As an example, in the wake of the unprecedented viral spread of the Ice Bucket Challenge, many brands and agencies undoubtedly began frantically ideating for ways to activate their own version of the phenomenon. But the phenomenon wasn’t a product of traditional human insight as the advertising world tends to practice it. It was the result and demonstration of how much media, and it’s increased participatory and connected nature, inspired human behavior at a fundamental level. Without digital media having allowed us the opportunity to act in a certain way on a daily basis, would we otherwise have behaved in that same way? If digital had not allowed us to record, share and dare each other to participate, would ‘ice-bucket challenge’ have been possible at all? And two years later, is it even possible again?

Therefore, any agency looking to create such phenomenon like the IBC are wasting their time unless they are busy mastering the nature of digital behavior and its pace of change. Media doesn’t just deliver ideas. It allows us to be a part of the idea and in today’s world, the nature of participation as well as individuals’ emotional expectations are constantly evolving and changing.

Digital not only facilitates behaviour, but it actively encourages us to act in more novel ways. Digital technology and culture fundamentally changes human behaviour as a direct consequence of the new possibilities and tools open to us. And if we accept this view, then it is fundamental that digital be embraced (not only as a facilitator but) as a fundamental force of change in our daily lives, the future and beyond. If we are able to get beyond old analogies or our analogue mindset and see the impact and evolution of digital with fresh eyes, we will find opportunity wherever we look, ultimately opening doors of creativity and impact that we never dared imagine.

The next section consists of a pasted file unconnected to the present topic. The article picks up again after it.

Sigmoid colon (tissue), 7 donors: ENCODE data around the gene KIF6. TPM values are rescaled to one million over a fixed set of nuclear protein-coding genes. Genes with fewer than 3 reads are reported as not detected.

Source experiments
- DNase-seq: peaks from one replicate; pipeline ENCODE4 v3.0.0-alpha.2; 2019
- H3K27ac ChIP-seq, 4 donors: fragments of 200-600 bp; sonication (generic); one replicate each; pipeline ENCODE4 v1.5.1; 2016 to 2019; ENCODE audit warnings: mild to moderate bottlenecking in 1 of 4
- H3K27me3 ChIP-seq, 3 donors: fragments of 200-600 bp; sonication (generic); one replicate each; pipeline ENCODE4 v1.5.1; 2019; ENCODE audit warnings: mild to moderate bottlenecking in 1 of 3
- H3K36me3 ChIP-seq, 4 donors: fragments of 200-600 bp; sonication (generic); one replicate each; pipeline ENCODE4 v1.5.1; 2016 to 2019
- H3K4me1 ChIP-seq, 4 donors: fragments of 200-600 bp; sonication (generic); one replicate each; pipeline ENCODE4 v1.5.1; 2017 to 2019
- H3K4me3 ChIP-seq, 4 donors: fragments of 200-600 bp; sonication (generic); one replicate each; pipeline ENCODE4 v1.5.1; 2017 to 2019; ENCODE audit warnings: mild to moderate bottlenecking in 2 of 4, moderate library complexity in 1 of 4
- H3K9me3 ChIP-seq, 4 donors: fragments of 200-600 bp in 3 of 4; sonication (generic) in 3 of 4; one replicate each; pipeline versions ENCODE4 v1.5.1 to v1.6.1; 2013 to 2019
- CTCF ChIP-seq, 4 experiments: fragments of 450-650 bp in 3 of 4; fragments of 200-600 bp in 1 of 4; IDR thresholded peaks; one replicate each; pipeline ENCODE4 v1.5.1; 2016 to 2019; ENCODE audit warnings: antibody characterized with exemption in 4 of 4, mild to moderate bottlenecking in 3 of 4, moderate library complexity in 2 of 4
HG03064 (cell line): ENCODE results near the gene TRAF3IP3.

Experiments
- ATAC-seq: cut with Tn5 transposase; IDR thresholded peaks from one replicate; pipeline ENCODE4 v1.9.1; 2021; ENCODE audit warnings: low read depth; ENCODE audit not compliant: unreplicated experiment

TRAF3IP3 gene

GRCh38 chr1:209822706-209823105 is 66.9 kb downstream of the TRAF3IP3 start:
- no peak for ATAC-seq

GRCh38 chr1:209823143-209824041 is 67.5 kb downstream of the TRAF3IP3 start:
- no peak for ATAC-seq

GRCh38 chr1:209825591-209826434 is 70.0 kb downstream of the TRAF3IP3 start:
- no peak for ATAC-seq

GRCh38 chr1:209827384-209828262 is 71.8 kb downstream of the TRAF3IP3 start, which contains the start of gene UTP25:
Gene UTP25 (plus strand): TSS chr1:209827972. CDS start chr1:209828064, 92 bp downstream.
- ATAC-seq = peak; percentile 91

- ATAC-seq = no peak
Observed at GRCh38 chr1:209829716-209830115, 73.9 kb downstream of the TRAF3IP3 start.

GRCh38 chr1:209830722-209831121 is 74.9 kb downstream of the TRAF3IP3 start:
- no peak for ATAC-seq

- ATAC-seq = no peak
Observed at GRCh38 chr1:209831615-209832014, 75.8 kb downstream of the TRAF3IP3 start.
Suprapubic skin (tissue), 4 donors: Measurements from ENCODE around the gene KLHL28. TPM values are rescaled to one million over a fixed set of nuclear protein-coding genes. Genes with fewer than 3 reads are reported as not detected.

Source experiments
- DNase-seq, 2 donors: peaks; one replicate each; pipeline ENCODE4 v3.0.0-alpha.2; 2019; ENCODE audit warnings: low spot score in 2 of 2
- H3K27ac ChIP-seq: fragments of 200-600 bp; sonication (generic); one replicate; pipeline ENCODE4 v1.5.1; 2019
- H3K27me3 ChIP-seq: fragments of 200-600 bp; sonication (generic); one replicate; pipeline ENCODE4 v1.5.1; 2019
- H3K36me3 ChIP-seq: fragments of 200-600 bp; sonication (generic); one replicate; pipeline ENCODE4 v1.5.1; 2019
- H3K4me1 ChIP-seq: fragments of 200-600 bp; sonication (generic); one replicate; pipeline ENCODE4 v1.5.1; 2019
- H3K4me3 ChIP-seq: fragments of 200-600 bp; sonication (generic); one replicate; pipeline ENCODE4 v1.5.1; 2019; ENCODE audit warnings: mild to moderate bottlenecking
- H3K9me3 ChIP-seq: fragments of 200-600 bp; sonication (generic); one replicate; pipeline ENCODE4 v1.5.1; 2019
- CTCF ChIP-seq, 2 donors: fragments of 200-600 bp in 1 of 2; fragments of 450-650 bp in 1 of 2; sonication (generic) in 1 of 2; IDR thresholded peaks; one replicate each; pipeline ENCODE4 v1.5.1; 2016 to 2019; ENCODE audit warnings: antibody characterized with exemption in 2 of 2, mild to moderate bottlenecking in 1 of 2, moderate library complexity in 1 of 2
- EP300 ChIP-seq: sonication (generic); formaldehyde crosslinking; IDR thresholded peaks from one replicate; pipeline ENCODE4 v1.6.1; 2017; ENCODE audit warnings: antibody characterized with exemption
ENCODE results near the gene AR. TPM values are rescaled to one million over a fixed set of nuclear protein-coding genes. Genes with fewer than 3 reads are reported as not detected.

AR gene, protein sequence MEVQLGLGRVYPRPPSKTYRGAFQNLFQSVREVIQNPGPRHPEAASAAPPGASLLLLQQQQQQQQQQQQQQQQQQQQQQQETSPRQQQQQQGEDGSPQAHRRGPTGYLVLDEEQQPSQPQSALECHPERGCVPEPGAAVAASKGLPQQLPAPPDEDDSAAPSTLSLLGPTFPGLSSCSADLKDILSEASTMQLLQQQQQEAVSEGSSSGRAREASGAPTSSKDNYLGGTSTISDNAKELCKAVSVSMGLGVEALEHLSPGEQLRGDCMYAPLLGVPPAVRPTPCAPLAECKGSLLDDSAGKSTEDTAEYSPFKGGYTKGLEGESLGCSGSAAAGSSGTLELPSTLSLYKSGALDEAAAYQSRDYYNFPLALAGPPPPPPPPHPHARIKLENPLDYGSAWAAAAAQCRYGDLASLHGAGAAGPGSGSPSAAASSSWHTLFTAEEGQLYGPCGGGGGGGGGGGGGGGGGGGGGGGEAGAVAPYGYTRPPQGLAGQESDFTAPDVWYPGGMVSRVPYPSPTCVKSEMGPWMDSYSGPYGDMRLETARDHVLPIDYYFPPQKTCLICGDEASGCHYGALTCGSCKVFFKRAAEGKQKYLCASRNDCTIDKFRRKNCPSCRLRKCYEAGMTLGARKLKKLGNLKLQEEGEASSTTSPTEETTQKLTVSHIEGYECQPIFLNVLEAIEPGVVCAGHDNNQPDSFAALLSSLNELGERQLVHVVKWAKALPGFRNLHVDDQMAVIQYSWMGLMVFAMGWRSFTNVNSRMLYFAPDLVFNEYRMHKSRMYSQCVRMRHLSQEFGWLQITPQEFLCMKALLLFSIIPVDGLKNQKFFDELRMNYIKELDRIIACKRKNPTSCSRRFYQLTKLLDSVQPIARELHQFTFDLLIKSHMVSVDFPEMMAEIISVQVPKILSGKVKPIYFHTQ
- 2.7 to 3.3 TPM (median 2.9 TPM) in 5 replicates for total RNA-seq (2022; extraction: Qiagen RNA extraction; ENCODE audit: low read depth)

If digital is the most revolutionary change agent in the history of mankind and there is not an experience in the world that won’t be transformed by digital technology. As we sit front and centre at the edge of its advance, how the hell can we possibly conclude that the word digital is obsolete? Any marketing who says so is ultimately looking to diminish its power, its necessity, and convince you their more traditional approach contains less risk. The opposite couldn’t be more true.

Digital capability is not a channel, nor is it an organisational department, a media landscape or even the formats our ideas are delivered. Quite simply, digital is a fundamental and disruptive force of change. The marketing partner that brands most need to help navigate the changing world, are the ones that understand that digital is more than an evolving channel strategy but that digital world is an omnipotent force that is profoundly affecting human behavior. And the practice of insight based idea generation must be tightly interwoven with a sociological obsession with the evolution of digital behavior.

Real digital understanding and capabilities are more valuable and relevant than ever before and will continue to be even more relevant tomorrow. And because digital technology will continue to change human behavior in an ongoing basis, the sooner we accept this, the sooner we can get on with the job of achieving the extraordinary.


This article was originally written in 2014 with the collaborative help of Raj Randhawa.